‘glittering words, shimmering chords, soaring voice, dazzling smile. He must have been a very special man indeed…’
That was my faltering, (twittering) voice the day he died. Usually, when someone you don’t actually know, but admire (greatly), leaves for good, that unfamiliar weird, empty feeling ‘gets better’, i. e. diminishes, as the days go on. But it’s ten days now and that feeling is getting emptier. Did David have (much) more of an effect on me than I imagined? Are those songs and that voice much more in my blood and guts than I thought? Must be, ‘cos things ain’t getting any ‘better’.
Due to the event coinciding date-wise with my crowdfunding ‘The Story of John Nightly’, people ask if the novel is influenced by either the man, or his work. The answer is no. I didn’t want any overpowering presence coming into disrupt my 1000 pages. In that respect, David would be ‘too present’. If you put him - even surreptitiously - into anything, he’s gonna mess it up for you.
My thoughts about him are ‘deep', but at the same time short and sweet. From that first (dissonant) chord of ‘Space Oddity' on the school canteen radio to the shocking early morning news in the deadest of months, it was respect, fascination or maybe just ‘wonder’ I felt more than anything else. ‘Space Oddity’s’ orchestral strum lifted my fatso arse right off the suburban settee and into an other-worldly atmos which inspired my cul-de-sac existence. ‘Soul Love’ was the next talisman. ‘Drive in Saturday’, first experienced in the listening booths in Millers Music in Cambridge, the next. Then there were loads of magikal charms, landmark story-songs and productions (depending in which order you bought the cut-outs…).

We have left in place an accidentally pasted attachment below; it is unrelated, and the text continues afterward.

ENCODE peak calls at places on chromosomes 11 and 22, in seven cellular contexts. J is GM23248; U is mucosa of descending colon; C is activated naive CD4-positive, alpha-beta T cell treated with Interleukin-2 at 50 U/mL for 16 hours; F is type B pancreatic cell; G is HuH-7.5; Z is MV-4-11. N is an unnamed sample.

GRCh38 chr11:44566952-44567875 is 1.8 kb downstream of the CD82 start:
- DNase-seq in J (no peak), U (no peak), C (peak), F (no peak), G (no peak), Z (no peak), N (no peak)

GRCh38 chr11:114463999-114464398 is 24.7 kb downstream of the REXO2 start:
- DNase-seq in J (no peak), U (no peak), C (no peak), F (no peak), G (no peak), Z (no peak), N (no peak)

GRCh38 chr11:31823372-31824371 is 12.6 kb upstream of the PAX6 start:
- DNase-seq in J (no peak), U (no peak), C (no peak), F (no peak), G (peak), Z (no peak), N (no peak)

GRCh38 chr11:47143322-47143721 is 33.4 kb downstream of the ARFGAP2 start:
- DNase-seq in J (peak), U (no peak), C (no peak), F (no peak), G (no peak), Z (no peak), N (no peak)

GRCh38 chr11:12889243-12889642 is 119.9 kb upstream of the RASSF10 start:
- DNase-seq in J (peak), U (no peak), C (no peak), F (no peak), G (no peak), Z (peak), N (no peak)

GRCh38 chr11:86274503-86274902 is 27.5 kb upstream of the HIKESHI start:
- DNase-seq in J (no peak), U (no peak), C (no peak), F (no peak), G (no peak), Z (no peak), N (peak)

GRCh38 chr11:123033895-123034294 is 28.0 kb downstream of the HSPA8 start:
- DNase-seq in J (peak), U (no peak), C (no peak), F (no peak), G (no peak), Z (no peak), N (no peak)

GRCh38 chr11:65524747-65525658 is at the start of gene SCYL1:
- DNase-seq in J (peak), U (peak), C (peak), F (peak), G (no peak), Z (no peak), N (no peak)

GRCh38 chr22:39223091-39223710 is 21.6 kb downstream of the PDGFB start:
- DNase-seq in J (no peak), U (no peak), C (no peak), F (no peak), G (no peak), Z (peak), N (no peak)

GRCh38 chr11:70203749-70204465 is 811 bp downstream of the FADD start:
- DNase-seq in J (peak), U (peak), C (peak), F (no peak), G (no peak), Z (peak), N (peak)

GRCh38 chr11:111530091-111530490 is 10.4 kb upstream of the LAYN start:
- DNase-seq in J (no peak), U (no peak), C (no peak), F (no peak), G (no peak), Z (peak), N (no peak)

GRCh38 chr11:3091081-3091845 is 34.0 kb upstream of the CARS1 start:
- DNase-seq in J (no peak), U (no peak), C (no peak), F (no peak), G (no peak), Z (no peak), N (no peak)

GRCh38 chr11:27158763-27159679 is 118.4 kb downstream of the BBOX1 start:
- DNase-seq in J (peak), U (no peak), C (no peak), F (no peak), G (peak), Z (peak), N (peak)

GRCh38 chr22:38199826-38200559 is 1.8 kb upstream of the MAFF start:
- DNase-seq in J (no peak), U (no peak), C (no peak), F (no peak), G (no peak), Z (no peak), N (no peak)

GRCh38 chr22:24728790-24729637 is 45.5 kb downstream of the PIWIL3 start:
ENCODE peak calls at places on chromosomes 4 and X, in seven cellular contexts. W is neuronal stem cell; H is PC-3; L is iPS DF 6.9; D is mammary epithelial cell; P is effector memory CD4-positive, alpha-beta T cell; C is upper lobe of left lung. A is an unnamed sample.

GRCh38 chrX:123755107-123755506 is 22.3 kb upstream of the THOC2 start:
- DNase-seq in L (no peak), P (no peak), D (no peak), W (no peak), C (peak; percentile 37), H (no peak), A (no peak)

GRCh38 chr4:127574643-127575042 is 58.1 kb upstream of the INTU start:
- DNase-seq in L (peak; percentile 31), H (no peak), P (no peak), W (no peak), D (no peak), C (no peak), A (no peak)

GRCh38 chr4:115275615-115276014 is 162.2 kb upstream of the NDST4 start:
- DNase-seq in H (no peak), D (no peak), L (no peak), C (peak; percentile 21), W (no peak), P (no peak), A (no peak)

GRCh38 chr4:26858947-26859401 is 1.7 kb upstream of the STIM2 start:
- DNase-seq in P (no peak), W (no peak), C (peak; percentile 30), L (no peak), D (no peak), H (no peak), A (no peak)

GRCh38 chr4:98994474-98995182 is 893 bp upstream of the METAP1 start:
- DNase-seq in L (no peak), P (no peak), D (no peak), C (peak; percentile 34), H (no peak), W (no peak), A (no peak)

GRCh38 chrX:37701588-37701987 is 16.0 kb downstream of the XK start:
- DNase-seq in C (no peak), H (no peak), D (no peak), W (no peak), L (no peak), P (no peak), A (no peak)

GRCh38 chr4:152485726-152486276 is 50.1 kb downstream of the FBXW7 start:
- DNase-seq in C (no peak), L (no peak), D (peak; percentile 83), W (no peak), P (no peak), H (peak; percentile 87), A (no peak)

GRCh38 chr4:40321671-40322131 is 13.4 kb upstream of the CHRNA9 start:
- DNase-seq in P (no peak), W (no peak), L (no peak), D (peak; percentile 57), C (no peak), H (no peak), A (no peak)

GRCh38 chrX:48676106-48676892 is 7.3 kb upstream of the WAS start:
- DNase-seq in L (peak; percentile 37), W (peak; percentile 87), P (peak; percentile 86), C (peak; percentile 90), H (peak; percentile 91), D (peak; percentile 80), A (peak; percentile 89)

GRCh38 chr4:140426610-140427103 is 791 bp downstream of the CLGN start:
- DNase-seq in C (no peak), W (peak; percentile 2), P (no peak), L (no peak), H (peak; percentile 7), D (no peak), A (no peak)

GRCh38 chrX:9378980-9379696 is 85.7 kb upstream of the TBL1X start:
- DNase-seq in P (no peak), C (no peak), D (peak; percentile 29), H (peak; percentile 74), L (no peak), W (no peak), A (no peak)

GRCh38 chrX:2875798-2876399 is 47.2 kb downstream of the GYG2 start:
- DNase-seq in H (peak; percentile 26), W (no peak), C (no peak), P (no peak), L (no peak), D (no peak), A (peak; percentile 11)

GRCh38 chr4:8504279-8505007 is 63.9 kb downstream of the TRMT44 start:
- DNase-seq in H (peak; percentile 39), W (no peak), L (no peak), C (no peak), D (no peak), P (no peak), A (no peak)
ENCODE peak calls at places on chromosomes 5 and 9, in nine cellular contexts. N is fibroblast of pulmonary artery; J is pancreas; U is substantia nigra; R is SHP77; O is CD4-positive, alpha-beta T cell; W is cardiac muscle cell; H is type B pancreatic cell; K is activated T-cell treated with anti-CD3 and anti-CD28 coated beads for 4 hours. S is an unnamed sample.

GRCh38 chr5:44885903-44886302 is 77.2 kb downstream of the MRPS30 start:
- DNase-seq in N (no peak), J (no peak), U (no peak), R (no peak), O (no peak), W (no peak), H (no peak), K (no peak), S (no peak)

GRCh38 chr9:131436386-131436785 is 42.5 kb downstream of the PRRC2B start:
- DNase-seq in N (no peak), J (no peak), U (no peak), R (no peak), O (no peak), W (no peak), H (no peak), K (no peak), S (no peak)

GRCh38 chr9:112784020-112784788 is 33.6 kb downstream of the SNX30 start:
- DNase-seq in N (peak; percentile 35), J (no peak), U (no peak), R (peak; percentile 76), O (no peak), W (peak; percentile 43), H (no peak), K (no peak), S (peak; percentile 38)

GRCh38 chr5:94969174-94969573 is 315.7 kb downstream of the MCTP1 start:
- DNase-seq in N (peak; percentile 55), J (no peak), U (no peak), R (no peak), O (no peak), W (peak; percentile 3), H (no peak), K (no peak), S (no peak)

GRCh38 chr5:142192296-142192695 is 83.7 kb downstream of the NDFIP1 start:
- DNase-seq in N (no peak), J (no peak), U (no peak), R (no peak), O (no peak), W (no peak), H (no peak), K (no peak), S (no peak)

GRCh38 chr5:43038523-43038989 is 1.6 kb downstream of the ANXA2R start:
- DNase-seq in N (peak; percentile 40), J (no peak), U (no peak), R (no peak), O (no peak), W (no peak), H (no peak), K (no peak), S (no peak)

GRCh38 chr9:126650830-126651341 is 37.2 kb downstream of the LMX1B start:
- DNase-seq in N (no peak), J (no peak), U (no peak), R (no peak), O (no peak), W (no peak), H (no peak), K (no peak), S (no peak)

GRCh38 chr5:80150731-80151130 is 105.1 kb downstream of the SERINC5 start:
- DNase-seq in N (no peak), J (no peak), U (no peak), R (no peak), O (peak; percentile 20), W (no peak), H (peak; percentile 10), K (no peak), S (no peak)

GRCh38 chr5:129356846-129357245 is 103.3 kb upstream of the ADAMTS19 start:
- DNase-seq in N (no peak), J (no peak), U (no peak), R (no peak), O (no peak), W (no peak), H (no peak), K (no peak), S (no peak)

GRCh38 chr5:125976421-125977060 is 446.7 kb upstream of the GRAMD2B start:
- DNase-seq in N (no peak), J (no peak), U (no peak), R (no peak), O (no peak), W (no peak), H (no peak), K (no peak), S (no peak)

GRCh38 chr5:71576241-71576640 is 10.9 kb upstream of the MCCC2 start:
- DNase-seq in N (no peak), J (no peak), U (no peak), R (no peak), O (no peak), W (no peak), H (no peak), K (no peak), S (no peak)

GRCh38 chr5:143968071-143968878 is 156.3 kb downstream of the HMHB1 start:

Ziggy at Norwich Regal, was just that - ‘regal’. A much noisier racket than my ears had registered thus far. There were several further live sightings, but by then I was a practitioner myself so of course pre-occupied with my own delusions. The later records, more ‘limousines of sound’ than mere songs, seemed to be designed for a collective or communal audience. I didn’t relate to them quite so much. For me, it was the intimacy of the actor whispering to me, in a sense, consoling me (in music), which will linger on.
Poor David. Everyone is ‘on’ him now. They always will be. It won’t fade. It won’t rot. There is no smooth fader movement and as ever, the media pundits get it wrong - wasting their time 'listening to the image’. He was no ‘rock star’ (BBC inadequacy) or ‘Picasso of Pop’ (uh...BBC again…) or ‘pop genius’ (Mr Cameron - oh...).
He was something else. Really was…
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